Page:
Understanding Your NBME Score Report (And Using It To Direct Your Studies)
- May 08, 2018
- Reviewed by: Amy Rontal
Whether you’re studying for Step 1, Step 2 CK, or Shelf Exams, you’ve probably taken (or have plans to take!) a practice NBME to assess your progress. When you receive your score report, do you only pay attention to your “Assessment Score”? If so, you may be missing out on a wealth of valuable information that can be used to tailor your continued studies to achieve the highest score possible.
Below, I’ll give you a breakdown on how to better understand and incorporate a CBSSA/Step 1 NBME Score Report into your studies (though it can be applied to whatever USMLE exam you are preparing for).
- First, look at your NBME Assessment Score in the top right hand corner: Write down this number, then scroll down to the bottom of your score report where you see the conversion chart for CBSSA Score to Approximate Step 1 Three-Digit Score. Under the CBSSA Score Column, find your Assessment Score number, then look at the column directly to the right of it to determine your equivalent Step 1 score.
- Next, check out your NBME Performance Profile: This is the most useful part of taking an NBME (other than approximating what score you are at).
NBME/CBSSA Score: This ranges from 10 to 800, and is scaled to have a mean of 500 and standard deviation of 100. Your number of incorrect answers does NOT directly correspond to a score, as the NBME tests have varying difficulty and thus scale the scores according to previous data from first-time Step 1 examinees.
Approximate Step 1 Three-Digit Score: This ranges from <128 to 290. The national mean for Step 1 in 2016 was 228, with a standard deviation of 21. A passing score is currently set at a 194.
The first four categories are for Physician Tasks: Your performance in these areas gives you a general overview of what type of questions you are strongest and weakest at.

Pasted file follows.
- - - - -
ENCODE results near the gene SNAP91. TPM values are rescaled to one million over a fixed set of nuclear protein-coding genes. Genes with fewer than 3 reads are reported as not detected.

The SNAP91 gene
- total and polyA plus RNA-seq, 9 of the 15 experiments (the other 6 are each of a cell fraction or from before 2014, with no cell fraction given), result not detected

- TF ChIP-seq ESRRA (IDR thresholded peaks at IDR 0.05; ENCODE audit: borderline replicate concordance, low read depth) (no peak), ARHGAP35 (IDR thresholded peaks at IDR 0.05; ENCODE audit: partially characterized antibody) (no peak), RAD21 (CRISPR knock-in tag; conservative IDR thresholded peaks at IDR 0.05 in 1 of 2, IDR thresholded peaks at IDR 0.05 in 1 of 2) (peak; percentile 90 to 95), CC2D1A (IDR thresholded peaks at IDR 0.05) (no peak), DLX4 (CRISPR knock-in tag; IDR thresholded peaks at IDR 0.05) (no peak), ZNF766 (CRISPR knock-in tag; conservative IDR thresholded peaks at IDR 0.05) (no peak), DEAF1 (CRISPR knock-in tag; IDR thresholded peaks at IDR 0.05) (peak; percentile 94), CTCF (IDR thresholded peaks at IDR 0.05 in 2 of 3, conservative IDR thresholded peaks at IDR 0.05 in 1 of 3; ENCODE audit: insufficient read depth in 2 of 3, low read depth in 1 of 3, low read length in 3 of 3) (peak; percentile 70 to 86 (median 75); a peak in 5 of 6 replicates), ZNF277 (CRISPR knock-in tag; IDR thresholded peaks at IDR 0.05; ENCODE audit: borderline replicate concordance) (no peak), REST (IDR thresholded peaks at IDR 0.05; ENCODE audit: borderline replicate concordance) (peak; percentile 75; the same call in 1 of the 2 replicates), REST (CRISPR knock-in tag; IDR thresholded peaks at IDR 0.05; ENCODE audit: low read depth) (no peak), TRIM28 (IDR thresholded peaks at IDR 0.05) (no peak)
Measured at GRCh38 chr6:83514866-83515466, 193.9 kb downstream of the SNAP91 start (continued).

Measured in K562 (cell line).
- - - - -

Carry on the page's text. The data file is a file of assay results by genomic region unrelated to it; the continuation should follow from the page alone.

Foundational Science: includes biochemistry, biology, genetics, pharmacodynamics and pharmacokinetics, microbiology, and normal age-related findings and care of well patients.
Diagnosis: includes interpreting history and physical examination, laboratory and diagnostic studies, disease diagnosis, and prognosis/outcome.
Principles/Management: includes health maintenance and disease prevention, pharmacotherapy, clinical interventions, mixed management, and surveillance for disease recurrence.
Evidence-Based Medicine: includes biostatistics, ethics, epidemiology, and quality and safety measures.
The next nine categories are for Disciplines: These correspond to the “High-Yield General Principles” topics in First Aid, along with the subsections of the “High-Yield Organ Systems.” In UWorld, these Disciplines correspond to the “Subjects” that you can select from when making an exam.
- Behavioral Sciences
- Biochemistry & Nutrition
- Gross Anatomy & Embryology
- Histology & Cell Biology
- Microbiology & Immunology
The final ten categories evaluate Systems knowledge: These correspond to the “High-Yield Organ Systems” topics in First Aid, plus the Immunology and Public Health Sciences sections from “High-Yield General Principles.” In UWorld, these Systems correspond to the “Systems” that you can select from when making an exam.
- General Principles
- Blood & Lymph, Immune Systems
- Behavioral Health, Nervous System/Specific Senses
- Musculoskeletal/Skin/Subcutaneous Systems
- Cardiovascular System
- Respiratory/Renal/Urinary Systems
- GI Systems
- Reproductive and Endocrine Systems
- Multisystem Processes & Disorders
- Biostatistics/Epidemiology/Public Health
Now that you understand how to read your Performance Profile, customize your study schedule based on your NBME Score Report.
What were your weakest areas? You should also set aside 1-2 hours per day to focus on these areas (reviewing one weak area per day). This can consist of a 10-20 question UWorld test plus review of that subject in First Aid/subject-specific resources.
What were your strongest areas? You should still review these subjects, but you do not need to dedicate as much time/UWorld questions to them as your weaker subjects.
- After you take your next NBME, compare your Score Reports to see if you improved in these weaker areas. Is biochemistry consistently your archenemy? Consider dedicating an entire day or two of extra studying to biochemistry if it is consistently one of your weakest areas on NBMEs.
And there you have it! Following these steps will make sure that you get the most out of your NBMEs to reach your full potential on USMLE exams!